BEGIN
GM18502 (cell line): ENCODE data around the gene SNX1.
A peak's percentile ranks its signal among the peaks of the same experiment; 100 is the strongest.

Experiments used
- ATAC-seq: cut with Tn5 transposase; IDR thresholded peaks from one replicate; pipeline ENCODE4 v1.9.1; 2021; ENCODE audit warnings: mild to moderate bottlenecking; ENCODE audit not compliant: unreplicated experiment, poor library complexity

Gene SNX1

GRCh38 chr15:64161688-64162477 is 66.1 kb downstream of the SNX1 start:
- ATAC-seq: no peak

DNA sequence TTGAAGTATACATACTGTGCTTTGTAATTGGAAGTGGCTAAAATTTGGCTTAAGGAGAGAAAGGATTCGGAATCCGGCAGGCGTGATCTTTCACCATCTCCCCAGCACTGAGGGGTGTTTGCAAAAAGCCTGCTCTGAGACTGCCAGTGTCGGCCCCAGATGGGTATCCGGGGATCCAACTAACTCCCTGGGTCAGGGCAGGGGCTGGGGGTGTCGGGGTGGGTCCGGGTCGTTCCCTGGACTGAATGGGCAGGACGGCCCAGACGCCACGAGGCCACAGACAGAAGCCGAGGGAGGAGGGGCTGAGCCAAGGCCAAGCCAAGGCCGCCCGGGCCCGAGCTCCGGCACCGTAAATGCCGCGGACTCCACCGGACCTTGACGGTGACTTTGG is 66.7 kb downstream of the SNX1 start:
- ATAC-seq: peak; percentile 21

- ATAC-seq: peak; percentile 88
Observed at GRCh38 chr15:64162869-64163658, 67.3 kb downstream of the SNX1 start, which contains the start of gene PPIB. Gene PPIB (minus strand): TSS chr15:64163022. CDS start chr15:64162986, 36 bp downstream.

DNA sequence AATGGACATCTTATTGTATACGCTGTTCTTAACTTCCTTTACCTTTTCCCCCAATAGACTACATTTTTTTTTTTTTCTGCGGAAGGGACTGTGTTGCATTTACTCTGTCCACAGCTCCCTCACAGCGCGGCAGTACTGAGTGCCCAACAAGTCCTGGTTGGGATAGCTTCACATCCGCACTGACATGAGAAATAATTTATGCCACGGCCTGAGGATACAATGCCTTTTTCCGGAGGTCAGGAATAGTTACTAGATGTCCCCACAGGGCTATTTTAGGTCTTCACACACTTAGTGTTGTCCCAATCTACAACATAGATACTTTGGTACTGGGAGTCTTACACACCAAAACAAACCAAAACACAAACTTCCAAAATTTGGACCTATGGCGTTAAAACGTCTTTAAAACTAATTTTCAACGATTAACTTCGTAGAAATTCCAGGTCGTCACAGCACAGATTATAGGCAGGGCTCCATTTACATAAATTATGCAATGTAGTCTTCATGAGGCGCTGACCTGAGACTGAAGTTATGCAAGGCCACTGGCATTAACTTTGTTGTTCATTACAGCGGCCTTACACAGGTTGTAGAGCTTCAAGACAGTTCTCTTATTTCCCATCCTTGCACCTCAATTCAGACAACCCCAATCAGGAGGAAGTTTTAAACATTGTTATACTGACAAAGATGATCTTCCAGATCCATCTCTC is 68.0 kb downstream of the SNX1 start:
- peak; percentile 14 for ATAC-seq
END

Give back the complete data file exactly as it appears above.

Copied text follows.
GM18502 (cell line): ENCODE data around the gene SNX1.
A peak's percentile ranks its signal among the peaks of the same experiment; 100 is the strongest.

Experiments used
- ATAC-seq: cut with Tn5 transposase; IDR thresholded peaks from one replicate; pipeline ENCODE4 v1.9.1; 2021; ENCODE audit warnings: mild to moderate bottlenecking; ENCODE audit not compliant: unreplicated experiment, poor library complexity

Gene SNX1

GRCh38 chr15:64161688-64162477 is 66.1 kb downstream of the SNX1 start:
- ATAC-seq: no peak

DNA sequence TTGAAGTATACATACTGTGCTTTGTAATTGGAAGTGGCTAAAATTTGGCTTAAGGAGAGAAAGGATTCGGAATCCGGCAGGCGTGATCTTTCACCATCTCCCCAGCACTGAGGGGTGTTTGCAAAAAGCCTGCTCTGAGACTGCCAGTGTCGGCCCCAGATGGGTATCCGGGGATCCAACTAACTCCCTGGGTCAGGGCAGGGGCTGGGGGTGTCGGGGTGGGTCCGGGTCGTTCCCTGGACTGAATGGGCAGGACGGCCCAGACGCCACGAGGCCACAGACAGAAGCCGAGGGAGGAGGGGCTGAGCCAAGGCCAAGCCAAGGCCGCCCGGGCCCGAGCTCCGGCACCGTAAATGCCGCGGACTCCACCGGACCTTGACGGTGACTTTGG is 66.7 kb downstream of the SNX1 start:
- ATAC-seq: peak; percentile 21

- ATAC-seq: peak; percentile 88
Observed at GRCh38 chr15:64162869-64163658, 67.3 kb downstream of the SNX1 start, which contains the start of gene PPIB. Gene PPIB (minus strand): TSS chr15:64163022. CDS start chr15:64162986, 36 bp downstream.

DNA sequence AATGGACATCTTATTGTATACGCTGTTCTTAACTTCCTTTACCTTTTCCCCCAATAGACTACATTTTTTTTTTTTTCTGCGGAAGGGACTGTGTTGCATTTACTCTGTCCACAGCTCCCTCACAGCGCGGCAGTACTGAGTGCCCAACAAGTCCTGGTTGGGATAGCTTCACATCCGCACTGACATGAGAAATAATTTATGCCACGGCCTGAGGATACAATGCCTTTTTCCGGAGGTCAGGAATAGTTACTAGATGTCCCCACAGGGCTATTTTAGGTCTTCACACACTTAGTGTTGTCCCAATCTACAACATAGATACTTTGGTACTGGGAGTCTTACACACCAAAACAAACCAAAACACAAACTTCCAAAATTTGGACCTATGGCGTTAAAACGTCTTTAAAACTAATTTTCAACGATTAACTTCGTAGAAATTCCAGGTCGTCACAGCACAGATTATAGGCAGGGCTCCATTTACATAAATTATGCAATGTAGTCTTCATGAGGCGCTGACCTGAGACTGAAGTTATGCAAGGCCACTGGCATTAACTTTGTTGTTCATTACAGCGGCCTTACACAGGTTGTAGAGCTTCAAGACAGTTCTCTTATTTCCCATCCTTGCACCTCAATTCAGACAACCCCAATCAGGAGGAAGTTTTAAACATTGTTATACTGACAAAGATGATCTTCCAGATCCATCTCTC is 68.0 kb downstream of the SNX1 start:
- peak; percentile 14 for ATAC-seq